Plans to ban the installation of replacement gas central heating boilers by 2026 are expected to be dropped after the government ran into opposition from energy suppliers, boiler-makers and the building trade.
An announcement confirming this is due this month and follows a two-month consultation period, where critics of the plan were vocal in their opposition.
Alternative heat pumps criticised
Builders and heating engineers pointed out that heat pumps, the government’s preferred replacement for gas boilers, are unable to be installed in some buildings due to space and noise considerations.
Gas boiler-makers highlighted the contradiction of shutting down an industry largely located in Europe and in which France has several big manufacturers, in favour of heat pumps where a majority of parts are thought to come from Asia.
Another factor, they say, is the cost to consumers. Replacing an old gas boiler with a very efficient modern one averages €4,000, while a heat pump costs around €12,000.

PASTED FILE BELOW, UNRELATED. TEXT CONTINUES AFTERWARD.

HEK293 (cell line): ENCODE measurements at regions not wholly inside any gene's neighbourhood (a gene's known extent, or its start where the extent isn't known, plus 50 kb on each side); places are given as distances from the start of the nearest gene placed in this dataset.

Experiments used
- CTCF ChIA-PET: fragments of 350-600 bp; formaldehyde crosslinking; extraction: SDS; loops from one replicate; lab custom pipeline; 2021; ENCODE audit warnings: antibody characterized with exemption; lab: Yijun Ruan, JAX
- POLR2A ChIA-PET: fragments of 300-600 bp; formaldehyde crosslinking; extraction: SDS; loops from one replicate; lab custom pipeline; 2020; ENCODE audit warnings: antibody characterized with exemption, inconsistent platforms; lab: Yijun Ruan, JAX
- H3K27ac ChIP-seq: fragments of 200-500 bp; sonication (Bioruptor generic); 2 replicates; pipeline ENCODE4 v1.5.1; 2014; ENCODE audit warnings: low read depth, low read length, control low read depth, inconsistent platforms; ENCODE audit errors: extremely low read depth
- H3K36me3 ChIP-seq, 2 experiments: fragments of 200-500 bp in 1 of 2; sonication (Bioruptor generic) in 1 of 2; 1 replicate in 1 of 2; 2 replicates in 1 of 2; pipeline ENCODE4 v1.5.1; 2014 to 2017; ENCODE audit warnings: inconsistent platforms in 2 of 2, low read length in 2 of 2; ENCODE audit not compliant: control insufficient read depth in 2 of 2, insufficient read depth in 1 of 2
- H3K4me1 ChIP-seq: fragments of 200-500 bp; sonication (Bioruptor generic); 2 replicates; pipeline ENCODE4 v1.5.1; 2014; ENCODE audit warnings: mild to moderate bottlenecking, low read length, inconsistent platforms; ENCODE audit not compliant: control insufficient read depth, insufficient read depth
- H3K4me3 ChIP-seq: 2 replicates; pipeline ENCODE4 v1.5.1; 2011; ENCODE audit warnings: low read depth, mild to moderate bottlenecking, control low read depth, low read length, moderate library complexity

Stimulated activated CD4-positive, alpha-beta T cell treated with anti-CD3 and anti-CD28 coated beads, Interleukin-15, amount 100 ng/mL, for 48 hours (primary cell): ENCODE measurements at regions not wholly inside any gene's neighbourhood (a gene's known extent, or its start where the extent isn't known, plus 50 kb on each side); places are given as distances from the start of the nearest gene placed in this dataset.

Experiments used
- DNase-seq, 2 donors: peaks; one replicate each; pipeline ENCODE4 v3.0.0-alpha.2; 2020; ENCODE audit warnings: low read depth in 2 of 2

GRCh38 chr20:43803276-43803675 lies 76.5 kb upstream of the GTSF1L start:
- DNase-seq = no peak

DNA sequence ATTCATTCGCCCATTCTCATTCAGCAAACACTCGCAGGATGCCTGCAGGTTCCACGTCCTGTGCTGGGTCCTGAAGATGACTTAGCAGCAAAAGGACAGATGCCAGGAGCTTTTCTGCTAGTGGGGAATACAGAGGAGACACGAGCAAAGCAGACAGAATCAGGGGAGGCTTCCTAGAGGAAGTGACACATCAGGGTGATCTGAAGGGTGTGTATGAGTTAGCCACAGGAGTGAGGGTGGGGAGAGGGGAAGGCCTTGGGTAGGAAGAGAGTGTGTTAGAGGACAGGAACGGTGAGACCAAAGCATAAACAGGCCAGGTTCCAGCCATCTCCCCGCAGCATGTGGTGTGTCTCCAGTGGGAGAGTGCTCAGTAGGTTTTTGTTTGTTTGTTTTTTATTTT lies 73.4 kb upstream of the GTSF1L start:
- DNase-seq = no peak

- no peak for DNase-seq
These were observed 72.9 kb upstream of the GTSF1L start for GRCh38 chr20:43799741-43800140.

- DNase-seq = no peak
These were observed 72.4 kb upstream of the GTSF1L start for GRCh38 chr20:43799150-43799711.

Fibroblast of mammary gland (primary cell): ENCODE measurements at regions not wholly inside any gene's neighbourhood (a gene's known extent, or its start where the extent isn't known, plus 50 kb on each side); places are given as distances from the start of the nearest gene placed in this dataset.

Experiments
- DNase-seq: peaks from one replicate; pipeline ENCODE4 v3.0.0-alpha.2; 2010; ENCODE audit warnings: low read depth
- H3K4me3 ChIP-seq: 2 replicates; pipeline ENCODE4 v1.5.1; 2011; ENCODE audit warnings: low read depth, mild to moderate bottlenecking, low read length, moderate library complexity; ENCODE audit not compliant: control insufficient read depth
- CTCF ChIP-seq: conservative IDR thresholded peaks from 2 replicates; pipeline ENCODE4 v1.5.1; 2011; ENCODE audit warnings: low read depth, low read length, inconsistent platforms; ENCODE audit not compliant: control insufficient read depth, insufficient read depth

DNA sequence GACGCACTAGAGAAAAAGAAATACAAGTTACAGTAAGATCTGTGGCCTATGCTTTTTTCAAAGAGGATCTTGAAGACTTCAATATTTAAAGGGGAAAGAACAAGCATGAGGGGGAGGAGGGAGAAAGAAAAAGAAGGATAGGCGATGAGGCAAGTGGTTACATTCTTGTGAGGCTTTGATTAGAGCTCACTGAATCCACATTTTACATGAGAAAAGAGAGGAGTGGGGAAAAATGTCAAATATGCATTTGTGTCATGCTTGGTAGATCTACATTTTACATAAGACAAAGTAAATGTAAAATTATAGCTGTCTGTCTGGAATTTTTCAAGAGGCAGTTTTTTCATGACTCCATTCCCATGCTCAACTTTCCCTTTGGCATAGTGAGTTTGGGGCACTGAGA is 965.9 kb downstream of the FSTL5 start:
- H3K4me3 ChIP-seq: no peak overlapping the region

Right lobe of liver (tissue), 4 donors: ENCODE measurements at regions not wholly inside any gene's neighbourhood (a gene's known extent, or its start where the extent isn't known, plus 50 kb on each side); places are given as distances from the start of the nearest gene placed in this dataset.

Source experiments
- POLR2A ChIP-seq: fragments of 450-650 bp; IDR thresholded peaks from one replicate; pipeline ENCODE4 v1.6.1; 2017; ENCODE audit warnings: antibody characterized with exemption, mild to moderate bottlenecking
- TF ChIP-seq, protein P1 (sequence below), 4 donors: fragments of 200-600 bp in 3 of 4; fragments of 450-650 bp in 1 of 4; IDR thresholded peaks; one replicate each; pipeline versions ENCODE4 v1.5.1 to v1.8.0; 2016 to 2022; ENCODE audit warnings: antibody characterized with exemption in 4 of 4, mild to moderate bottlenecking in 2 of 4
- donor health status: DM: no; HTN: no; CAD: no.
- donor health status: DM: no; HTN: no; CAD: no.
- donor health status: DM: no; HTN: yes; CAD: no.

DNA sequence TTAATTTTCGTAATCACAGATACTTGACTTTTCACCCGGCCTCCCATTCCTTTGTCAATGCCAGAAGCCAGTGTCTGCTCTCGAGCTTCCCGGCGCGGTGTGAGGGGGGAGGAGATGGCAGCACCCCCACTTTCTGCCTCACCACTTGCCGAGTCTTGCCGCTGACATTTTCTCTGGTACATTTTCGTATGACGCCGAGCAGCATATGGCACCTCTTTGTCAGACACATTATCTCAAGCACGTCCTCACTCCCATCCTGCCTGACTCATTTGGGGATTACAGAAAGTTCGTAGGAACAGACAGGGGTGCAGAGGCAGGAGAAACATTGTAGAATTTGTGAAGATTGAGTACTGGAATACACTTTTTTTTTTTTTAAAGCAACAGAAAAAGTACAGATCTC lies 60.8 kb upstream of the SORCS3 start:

Calls for balance between electricity and gas
Meanwhile gas supplier Engie and distribution operator GRDF said the plan would cause an imbalance in energy supplies and an over-reliance on electricity at a time when shortages are seeing old coal-fired stations being brought back into use.
They also argue that the emerging biogas industry will struggle if demand for gas falls.
Research into ‘hybrid’ gas and heat pump boilers
Gas boiler-makers pointed out that CO2 emissions would be reduced by as much as half if old gas boilers were replaced with a modern equivalent.
Research is currently focussing on ‘hybrid’ boilers which combine a small heat pump with gas, the aim being to have a product which is even more efficient than modern condensing gas boilers.
Both GRDF and Engie are sponsoring research into hybrid boilers.